Gray Whale: Giant of the Pacific
Published: 06/25/2012  Updated: 08/08/2019

Weighing nearly 40 tons and reaching lengths of up to 50 feet, Gray Whales are about the size of a bus! These giants of the Pacific embark twice a year on one of the longest migrations of any creature on earth, a journey that can be observed from the shores of the Pacific Northwest if you know when and where to watch.

In late fall, Gray Whales leave their feeding grounds in cold Arctic seas to breed in the warm waters off Mexico's west coast. They return north in the spring, a round trip of some 12,500 miles. The winter migration, typically mid-December to mid-January, has the highest number of whales with the possibility of spotting up to 30 whales per hour.

There are lots of great places along the Oregon Coast and Washington Coast to spot these giants of the sea, some of our favorites include: Cape Disappointment in Ilwaco, Washington on the Long Beach Peninsula, and in Oregon at Ecola State Park in Cannon Beach, the turnouts along Highway 101 at Neahkahnie Mountain north of Manzanita, Cape Lookout south of Tillamook, Cape Meares west of Tillamook, Depoe Bay and Yaquina Head north of Newport.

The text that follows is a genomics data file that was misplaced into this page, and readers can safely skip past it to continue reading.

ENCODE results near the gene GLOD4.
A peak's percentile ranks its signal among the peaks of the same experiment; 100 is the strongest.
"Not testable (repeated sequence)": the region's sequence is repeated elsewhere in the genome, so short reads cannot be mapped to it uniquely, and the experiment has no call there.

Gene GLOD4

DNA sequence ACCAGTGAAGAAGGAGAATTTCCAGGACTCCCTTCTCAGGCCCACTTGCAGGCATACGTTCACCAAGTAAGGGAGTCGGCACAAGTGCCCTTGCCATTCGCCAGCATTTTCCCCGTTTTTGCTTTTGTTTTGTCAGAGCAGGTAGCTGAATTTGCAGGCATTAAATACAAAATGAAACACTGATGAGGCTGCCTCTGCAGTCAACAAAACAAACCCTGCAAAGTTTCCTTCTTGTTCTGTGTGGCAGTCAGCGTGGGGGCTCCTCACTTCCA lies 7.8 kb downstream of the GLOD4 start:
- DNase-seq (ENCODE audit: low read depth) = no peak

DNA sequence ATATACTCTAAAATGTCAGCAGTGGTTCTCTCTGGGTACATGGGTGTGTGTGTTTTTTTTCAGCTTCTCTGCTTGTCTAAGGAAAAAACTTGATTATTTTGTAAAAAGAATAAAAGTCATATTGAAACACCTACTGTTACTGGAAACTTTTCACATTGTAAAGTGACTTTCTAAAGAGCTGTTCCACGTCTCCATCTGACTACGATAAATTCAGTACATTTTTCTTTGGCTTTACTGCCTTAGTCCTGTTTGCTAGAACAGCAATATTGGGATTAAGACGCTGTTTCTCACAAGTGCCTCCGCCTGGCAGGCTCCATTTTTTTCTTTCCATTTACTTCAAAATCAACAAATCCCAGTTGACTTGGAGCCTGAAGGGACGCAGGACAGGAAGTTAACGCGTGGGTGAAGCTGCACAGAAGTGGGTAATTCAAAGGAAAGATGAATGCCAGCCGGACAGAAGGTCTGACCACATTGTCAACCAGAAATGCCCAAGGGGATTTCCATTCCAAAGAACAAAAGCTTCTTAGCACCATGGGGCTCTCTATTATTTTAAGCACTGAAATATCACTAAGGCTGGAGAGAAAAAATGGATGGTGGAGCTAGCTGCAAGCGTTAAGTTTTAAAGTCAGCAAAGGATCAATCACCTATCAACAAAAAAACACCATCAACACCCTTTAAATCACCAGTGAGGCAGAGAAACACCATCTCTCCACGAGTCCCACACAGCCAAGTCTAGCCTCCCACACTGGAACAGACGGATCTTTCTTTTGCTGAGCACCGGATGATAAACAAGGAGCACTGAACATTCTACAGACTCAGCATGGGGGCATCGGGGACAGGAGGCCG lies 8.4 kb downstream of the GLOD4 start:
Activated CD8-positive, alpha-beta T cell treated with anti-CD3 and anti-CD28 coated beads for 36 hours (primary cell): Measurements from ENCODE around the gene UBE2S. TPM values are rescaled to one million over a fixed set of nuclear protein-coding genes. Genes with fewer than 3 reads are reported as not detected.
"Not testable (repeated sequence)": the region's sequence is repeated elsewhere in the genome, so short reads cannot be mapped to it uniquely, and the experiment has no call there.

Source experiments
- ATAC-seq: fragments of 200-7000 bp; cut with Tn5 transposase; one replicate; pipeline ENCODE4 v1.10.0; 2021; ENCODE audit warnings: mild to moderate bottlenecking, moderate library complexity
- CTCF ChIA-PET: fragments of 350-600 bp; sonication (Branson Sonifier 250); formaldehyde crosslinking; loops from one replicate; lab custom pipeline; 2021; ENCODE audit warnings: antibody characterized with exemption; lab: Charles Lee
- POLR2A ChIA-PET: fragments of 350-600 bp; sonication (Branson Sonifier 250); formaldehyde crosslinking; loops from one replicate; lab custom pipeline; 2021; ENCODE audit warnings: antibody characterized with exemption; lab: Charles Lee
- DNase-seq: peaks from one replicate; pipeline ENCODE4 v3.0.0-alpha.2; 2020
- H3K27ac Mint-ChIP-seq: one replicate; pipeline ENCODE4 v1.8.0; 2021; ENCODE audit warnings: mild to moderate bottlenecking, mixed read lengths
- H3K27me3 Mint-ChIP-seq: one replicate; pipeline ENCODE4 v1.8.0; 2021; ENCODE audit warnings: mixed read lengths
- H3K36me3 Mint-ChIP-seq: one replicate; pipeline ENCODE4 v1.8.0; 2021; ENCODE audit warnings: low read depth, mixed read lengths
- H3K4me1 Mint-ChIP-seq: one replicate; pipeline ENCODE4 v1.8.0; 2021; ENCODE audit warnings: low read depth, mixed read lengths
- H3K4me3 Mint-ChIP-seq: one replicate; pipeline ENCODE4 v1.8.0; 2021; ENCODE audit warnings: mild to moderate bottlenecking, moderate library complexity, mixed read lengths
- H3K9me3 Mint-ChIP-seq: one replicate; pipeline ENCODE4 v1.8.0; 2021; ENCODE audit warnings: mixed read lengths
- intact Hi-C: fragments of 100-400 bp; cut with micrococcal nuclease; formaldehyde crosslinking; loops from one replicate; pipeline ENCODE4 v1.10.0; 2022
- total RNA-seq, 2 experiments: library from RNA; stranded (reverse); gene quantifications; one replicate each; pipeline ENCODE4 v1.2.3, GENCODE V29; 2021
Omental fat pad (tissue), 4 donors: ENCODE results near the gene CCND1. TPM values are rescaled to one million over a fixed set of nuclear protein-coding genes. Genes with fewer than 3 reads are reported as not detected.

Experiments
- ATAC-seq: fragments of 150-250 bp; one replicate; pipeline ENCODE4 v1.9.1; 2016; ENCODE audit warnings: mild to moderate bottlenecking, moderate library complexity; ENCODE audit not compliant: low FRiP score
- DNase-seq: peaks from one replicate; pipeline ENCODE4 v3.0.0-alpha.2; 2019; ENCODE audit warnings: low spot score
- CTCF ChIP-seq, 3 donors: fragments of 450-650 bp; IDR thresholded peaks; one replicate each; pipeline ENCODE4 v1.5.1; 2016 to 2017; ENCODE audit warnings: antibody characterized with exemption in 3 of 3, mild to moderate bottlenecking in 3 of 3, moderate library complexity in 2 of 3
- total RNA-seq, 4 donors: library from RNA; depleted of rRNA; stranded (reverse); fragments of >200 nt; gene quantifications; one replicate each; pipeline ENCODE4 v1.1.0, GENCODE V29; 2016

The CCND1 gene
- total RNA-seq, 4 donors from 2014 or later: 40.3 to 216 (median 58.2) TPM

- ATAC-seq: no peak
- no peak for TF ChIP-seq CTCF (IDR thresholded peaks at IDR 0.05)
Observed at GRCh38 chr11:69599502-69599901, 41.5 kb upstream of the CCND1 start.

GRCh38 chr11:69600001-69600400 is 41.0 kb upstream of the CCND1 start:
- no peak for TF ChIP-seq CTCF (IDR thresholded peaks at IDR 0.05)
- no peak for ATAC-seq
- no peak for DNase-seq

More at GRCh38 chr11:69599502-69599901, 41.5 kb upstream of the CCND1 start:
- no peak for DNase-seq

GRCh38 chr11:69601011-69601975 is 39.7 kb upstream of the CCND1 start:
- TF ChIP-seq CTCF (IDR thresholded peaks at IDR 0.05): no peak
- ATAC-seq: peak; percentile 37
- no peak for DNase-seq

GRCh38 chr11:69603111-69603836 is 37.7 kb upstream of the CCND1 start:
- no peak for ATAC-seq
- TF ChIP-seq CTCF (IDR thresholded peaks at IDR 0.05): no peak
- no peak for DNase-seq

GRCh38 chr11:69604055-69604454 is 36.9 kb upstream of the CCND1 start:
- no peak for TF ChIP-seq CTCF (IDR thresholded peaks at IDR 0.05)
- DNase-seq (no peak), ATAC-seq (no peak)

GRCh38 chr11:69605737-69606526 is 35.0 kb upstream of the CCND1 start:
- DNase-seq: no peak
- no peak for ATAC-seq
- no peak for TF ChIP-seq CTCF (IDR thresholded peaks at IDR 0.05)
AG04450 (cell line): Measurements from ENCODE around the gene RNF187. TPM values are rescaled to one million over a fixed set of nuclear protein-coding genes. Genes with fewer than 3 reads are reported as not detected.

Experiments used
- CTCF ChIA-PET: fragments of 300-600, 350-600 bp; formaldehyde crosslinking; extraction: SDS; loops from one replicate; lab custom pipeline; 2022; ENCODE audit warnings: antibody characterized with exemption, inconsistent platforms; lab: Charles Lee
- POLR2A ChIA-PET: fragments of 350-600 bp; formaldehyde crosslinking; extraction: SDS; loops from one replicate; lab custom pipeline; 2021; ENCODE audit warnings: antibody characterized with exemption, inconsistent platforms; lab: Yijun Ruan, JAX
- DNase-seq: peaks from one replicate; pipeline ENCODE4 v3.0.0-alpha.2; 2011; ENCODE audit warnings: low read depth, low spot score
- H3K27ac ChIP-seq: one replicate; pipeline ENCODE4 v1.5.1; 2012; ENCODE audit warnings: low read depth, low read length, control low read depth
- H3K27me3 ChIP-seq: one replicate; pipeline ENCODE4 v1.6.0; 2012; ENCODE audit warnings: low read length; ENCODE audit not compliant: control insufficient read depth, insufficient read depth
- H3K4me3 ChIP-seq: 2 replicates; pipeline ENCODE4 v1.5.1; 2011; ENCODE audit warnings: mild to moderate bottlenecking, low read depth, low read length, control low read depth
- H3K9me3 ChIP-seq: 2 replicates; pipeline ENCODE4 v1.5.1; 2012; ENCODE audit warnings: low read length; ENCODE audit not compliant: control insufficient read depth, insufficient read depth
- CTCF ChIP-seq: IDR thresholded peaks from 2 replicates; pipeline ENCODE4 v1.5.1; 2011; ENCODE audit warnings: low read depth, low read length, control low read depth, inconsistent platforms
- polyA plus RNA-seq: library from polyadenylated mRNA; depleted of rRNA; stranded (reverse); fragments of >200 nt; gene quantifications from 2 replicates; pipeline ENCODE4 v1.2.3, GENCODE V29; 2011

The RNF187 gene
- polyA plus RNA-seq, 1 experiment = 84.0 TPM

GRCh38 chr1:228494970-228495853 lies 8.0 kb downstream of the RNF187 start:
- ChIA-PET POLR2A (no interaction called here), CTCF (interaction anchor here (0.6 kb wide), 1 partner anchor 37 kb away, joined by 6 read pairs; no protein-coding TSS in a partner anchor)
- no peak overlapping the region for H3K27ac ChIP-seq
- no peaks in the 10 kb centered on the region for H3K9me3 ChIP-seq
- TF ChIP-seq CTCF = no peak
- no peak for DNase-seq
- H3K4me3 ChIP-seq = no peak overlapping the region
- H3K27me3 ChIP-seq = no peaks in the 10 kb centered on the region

Twice a year, a program coordinated by the Oregon Department of Parks and Recreation called Whale Watching Spoken Here assists whale watchers in spotting the gentle giants. Trained volunteers are available at dozens of the coast's best whale watching locations during the peak of the migration to answer questions and hand out educational literature. The winter program takes place one week in December each year and the spring program occurs one week in March.

For more information on the Whale Watching Spoken Here program, visit the website at
Gray Whale: Giant of the Pacific